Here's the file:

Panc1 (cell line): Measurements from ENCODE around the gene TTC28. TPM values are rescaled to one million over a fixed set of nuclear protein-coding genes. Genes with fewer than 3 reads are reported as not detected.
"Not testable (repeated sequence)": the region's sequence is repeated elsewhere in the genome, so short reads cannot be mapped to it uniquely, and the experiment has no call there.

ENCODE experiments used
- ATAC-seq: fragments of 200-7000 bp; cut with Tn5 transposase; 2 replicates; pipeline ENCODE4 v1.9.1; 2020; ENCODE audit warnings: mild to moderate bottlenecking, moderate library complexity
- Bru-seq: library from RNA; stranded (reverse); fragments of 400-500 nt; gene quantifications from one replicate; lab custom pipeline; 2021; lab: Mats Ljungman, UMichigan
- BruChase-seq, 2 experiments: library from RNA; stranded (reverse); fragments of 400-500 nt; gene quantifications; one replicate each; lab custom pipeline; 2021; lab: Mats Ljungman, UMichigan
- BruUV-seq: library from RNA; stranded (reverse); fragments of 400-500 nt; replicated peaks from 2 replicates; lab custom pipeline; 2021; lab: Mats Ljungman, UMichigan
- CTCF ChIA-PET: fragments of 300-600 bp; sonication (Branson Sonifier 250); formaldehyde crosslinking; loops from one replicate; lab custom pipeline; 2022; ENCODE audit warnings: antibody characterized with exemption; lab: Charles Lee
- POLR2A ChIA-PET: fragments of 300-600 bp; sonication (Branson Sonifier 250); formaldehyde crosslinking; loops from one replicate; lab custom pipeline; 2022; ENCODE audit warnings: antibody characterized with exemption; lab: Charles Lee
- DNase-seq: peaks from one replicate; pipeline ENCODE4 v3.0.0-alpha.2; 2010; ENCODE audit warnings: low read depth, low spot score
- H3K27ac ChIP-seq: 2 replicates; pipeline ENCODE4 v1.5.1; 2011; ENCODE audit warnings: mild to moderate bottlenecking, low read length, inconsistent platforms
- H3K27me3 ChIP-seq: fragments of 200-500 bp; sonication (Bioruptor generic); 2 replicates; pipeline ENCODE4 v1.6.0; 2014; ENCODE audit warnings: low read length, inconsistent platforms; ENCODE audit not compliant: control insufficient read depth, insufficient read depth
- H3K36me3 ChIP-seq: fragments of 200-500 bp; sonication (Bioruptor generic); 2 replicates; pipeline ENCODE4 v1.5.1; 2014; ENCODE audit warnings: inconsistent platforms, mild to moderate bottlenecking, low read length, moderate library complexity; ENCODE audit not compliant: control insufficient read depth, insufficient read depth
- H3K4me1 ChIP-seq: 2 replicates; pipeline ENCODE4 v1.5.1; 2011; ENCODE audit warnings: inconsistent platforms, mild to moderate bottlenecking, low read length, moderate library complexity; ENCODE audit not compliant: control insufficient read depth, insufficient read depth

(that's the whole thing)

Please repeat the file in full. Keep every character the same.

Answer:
Panc1 (cell line): Measurements from ENCODE around the gene TTC28. TPM values are rescaled to one million over a fixed set of nuclear protein-coding genes. Genes with fewer than 3 reads are reported as not detected.
"Not testable (repeated sequence)": the region's sequence is repeated elsewhere in the genome, so short reads cannot be mapped to it uniquely, and the experiment has no call there.

ENCODE experiments used
- ATAC-seq: fragments of 200-7000 bp; cut with Tn5 transposase; 2 replicates; pipeline ENCODE4 v1.9.1; 2020; ENCODE audit warnings: mild to moderate bottlenecking, moderate library complexity
- Bru-seq: library from RNA; stranded (reverse); fragments of 400-500 nt; gene quantifications from one replicate; lab custom pipeline; 2021; lab: Mats Ljungman, UMichigan
- BruChase-seq, 2 experiments: library from RNA; stranded (reverse); fragments of 400-500 nt; gene quantifications; one replicate each; lab custom pipeline; 2021; lab: Mats Ljungman, UMichigan
- BruUV-seq: library from RNA; stranded (reverse); fragments of 400-500 nt; replicated peaks from 2 replicates; lab custom pipeline; 2021; lab: Mats Ljungman, UMichigan
- CTCF ChIA-PET: fragments of 300-600 bp; sonication (Branson Sonifier 250); formaldehyde crosslinking; loops from one replicate; lab custom pipeline; 2022; ENCODE audit warnings: antibody characterized with exemption; lab: Charles Lee
- POLR2A ChIA-PET: fragments of 300-600 bp; sonication (Branson Sonifier 250); formaldehyde crosslinking; loops from one replicate; lab custom pipeline; 2022; ENCODE audit warnings: antibody characterized with exemption; lab: Charles Lee
- DNase-seq: peaks from one replicate; pipeline ENCODE4 v3.0.0-alpha.2; 2010; ENCODE audit warnings: low read depth, low spot score
- H3K27ac ChIP-seq: 2 replicates; pipeline ENCODE4 v1.5.1; 2011; ENCODE audit warnings: mild to moderate bottlenecking, low read length, inconsistent platforms
- H3K27me3 ChIP-seq: fragments of 200-500 bp; sonication (Bioruptor generic); 2 replicates; pipeline ENCODE4 v1.6.0; 2014; ENCODE audit warnings: low read length, inconsistent platforms; ENCODE audit not compliant: control insufficient read depth, insufficient read depth
- H3K36me3 ChIP-seq: fragments of 200-500 bp; sonication (Bioruptor generic); 2 replicates; pipeline ENCODE4 v1.5.1; 2014; ENCODE audit warnings: inconsistent platforms, mild to moderate bottlenecking, low read length, moderate library complexity; ENCODE audit not compliant: control insufficient read depth, insufficient read depth
- H3K4me1 ChIP-seq: 2 replicates; pipeline ENCODE4 v1.5.1; 2011; ENCODE audit warnings: inconsistent platforms, mild to moderate bottlenecking, low read length, moderate library complexity; ENCODE audit not compliant: control insufficient read depth, insufficient read depth